Former Super Bowl champion and pro-life activist Benjamin Watson called out Georgia Democratic gubernatorial candidate Stacey Abrams for compromising her Christian values by saying that as a woman of faith, she must support abortion.
Watson, vice president of strategic relationships with Human Coalition, explained on social media that Abrams misrepresented Christianity during an interview on CNN that was later cut and turned into a campaign ad in which she told political opinion host Dana Bash that her Christian faith led her to change her beliefs on abortion.
In the ad, Bash asks Abrams how, as a Christian, she came to be pro-choice and sought her views on Georgia's law regulating abortion: “You are a Christian. You are the daughter of two retired United Methodist pastors. I'm just wondering how you think about your faith with regard to this policy?”
Abrams, in the ad, explains how her faith led her to change her beliefs on abortion.
“I’ve thought about my faith a great deal,” Abrams says in the ad. “In fact, I was anti-abortion until I went to college. And there, I met a friend who had my shared faith values. But we started having conversations about what reproductive care and abortion care really is. And when I talked about that, it was an experience that I had because she was able to give me a different perspective.”
Abrams adds: “And over the course of the next few years, I really started thinking about what role should the legislature play? What role should government play? This is health care. This is about a woman’s right to control her body. This is about a woman’s right to experience and determine her future. And that, for me, as a matter of faith, is I don’t impose those value systems on others. More importantly, I protect her rights. I protect her humanity, and that should be my responsibility.”
In a response on Twitter, Watson wrote, “Respectfully if you identify as a Christian your authority is the Word of God not the opinion of a friend who shares your faith.”
Abrams’ statement, he added, “conveys empathy but it also conveys baseless compromise. If your holy scripture sanctions abortion as it does love/justice/charity explain how.”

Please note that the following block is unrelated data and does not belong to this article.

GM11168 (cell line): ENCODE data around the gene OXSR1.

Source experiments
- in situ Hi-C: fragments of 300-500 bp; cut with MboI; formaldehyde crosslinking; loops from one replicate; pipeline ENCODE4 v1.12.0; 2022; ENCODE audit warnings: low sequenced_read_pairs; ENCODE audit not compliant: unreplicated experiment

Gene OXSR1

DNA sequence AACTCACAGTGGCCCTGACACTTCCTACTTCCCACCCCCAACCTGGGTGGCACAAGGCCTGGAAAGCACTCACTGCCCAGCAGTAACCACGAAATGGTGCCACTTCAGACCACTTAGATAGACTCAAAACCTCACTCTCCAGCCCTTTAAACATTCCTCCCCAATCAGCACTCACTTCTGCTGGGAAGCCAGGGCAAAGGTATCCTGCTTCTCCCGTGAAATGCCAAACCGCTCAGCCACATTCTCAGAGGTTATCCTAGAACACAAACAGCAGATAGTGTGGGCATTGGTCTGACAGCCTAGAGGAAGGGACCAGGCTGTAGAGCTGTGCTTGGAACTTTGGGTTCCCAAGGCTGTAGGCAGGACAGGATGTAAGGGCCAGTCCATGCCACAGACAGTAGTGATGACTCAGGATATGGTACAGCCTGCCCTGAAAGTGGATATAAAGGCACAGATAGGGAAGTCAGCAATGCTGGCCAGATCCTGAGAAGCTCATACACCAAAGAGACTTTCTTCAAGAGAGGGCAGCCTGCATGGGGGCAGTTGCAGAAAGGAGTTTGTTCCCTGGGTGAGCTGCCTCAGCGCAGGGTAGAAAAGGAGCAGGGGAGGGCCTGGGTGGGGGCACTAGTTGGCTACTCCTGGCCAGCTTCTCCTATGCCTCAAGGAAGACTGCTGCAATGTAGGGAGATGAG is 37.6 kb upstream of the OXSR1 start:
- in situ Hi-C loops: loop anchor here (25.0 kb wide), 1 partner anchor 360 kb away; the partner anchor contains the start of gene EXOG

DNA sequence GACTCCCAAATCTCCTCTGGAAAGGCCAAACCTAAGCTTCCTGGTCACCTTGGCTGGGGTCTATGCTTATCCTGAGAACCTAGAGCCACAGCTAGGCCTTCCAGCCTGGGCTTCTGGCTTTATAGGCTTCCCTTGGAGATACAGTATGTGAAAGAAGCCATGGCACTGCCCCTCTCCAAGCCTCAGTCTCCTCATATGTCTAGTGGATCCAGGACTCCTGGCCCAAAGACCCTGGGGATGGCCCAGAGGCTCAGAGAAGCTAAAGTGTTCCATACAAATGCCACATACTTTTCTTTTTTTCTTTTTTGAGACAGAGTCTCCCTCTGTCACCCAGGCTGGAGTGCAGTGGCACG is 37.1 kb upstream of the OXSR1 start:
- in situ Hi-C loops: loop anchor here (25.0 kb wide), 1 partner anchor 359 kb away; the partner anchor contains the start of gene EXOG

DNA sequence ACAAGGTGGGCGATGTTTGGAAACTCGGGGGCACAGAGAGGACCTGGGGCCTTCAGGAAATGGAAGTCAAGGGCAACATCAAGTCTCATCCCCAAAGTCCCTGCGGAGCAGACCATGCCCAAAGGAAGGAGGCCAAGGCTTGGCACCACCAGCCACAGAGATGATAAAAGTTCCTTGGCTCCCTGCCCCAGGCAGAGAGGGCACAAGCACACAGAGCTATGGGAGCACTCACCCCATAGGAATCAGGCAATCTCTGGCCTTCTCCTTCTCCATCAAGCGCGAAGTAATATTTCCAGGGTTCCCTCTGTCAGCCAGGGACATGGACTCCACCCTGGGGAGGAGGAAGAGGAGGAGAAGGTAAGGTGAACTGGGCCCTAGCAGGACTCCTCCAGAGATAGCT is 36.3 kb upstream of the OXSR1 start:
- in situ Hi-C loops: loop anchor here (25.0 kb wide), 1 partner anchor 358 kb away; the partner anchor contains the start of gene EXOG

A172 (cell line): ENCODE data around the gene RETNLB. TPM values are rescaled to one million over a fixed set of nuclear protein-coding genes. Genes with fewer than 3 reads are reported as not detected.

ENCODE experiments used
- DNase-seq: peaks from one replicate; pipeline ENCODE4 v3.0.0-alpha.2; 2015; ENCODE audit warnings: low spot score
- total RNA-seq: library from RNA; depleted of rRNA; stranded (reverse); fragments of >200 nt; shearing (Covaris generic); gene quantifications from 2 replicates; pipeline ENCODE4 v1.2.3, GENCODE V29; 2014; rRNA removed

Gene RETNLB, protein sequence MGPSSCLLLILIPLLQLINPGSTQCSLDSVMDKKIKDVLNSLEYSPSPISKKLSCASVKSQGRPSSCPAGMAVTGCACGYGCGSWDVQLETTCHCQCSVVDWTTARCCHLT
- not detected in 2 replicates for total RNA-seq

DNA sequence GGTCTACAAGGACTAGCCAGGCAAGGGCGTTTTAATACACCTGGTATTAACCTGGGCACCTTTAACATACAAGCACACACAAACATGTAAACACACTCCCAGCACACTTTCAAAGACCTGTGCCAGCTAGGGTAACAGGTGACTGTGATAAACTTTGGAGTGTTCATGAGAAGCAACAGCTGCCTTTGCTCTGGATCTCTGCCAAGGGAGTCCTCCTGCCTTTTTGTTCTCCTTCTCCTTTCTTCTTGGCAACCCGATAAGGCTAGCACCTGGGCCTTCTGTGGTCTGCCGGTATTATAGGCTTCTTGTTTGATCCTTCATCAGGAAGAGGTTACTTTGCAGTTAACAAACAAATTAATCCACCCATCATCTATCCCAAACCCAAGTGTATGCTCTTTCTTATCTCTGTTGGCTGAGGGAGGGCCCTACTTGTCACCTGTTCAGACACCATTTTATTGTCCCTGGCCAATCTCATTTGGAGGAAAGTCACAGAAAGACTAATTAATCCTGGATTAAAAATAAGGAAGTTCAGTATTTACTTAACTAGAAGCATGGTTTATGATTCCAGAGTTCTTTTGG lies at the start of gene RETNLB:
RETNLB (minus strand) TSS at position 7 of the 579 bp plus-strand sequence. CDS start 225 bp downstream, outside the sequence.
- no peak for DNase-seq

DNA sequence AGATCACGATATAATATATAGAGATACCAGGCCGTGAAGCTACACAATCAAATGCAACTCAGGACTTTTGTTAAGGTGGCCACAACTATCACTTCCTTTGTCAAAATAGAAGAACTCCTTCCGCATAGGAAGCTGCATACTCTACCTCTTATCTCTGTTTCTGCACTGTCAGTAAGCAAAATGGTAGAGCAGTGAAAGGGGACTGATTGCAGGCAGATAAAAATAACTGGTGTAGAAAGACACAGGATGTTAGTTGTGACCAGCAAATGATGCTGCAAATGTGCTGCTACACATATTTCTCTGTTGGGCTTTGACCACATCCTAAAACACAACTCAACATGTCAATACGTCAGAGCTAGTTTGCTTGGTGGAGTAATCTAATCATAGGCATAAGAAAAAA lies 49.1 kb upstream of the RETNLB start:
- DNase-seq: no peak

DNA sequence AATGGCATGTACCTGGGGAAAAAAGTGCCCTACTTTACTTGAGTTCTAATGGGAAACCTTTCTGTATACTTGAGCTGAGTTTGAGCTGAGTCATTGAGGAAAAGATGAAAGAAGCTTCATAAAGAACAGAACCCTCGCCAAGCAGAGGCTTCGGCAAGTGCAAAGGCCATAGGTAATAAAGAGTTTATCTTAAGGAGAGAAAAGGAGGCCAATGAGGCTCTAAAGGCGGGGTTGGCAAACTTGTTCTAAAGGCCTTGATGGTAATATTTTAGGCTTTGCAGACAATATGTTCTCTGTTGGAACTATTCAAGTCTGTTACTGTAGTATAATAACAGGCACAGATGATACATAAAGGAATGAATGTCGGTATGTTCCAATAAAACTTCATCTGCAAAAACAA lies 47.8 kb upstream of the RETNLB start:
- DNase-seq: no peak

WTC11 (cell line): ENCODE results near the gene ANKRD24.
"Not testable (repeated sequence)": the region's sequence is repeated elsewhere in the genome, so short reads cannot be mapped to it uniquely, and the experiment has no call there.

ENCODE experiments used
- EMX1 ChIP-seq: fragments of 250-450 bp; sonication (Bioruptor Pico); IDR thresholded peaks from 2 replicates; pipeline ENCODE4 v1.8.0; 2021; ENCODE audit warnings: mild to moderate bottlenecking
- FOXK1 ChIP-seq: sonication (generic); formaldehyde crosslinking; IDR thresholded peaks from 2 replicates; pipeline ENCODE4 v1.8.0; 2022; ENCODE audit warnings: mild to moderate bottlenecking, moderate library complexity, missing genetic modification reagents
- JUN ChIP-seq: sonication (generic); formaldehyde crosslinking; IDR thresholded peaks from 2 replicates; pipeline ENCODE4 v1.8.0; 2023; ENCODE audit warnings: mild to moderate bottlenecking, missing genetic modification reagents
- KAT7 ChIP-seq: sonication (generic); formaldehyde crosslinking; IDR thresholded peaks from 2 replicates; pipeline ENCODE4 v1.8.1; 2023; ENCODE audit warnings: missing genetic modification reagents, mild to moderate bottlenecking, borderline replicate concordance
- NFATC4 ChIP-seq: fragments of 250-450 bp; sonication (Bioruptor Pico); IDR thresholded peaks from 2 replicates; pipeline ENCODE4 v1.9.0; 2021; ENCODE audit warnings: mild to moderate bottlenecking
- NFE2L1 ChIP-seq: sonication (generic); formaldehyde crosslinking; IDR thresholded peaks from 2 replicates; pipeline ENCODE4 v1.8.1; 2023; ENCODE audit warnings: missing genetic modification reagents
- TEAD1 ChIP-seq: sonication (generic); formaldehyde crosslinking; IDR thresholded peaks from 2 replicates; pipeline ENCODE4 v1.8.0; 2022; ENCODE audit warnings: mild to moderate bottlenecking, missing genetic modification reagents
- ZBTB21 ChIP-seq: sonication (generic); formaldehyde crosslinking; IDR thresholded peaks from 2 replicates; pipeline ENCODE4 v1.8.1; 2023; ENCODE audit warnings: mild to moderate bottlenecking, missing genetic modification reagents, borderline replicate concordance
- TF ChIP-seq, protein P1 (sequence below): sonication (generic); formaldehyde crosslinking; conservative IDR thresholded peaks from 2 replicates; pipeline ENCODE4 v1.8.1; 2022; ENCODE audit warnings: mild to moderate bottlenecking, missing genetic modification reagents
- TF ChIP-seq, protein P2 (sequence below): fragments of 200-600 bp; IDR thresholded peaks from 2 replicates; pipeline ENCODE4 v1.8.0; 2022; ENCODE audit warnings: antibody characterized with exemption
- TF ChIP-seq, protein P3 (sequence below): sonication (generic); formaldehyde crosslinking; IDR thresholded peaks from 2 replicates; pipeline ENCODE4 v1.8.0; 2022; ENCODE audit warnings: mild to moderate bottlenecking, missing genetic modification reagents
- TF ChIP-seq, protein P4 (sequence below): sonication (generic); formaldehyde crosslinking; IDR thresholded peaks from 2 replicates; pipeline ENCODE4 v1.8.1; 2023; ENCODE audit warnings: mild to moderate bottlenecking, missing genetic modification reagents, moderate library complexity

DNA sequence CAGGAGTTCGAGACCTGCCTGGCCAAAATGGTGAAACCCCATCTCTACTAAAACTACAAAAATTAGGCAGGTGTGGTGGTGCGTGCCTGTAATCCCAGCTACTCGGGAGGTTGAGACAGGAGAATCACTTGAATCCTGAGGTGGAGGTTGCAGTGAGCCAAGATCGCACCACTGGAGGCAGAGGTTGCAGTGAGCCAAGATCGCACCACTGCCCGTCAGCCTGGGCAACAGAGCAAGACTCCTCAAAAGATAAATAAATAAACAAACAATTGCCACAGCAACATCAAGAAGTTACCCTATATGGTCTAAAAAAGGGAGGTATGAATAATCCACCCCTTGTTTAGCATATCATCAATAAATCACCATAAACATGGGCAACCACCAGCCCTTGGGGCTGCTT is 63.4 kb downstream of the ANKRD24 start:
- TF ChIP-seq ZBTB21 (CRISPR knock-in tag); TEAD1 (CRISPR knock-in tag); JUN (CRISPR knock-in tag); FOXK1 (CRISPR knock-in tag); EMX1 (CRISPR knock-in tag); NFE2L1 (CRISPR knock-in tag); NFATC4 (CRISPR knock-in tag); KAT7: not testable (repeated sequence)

In a separate interview with Yahoo News earlier this month, Abrams said God gave people the free will to choose whether to have an abortion or not: “While your faith tradition may tell you that you personally do not want to make that choice, it is not my right as a Christian to impose that value system on someone else. Because the value that should overhang everything is the right to make our own decisions, the free will that the God I believe in gave us.”
Last week, the Rev. Al Sharpton also raised some theological eyebrows after he claimed that “the Bible is about choice” when it comes to the killing of preborn babies.
“The Bible, if you’re using this as a religious argument, the Bible is about choice,” he said on MSNBC’s “Chris Jansing Reports.”
“You can go to Heaven or Hell. There’s nowhere in the Bible that says you had to go to Heaven,” he continued. “So where do we get this theology of forcing something when the reality is you can’t even biblically base that? It’s a question of choice. If you are a minister, as I am, you can preach to people to convert them; you do not make laws to compel them.”
“That is 62 million future voters, future leaders, future workers, future mothers, future fathers,” he wrote.
He added: “The actual harm at hand is the systematic, widespread, socially-condoned killing of our unborn. This demographic has been thoroughly deprived of legal and cultural personhood — so much so that pregnancy is considered without shame by many to be a kind of diseased state, and children to be parasites. It will take dramatic, ongoing, coordinated effort to restore children to their rightful state.”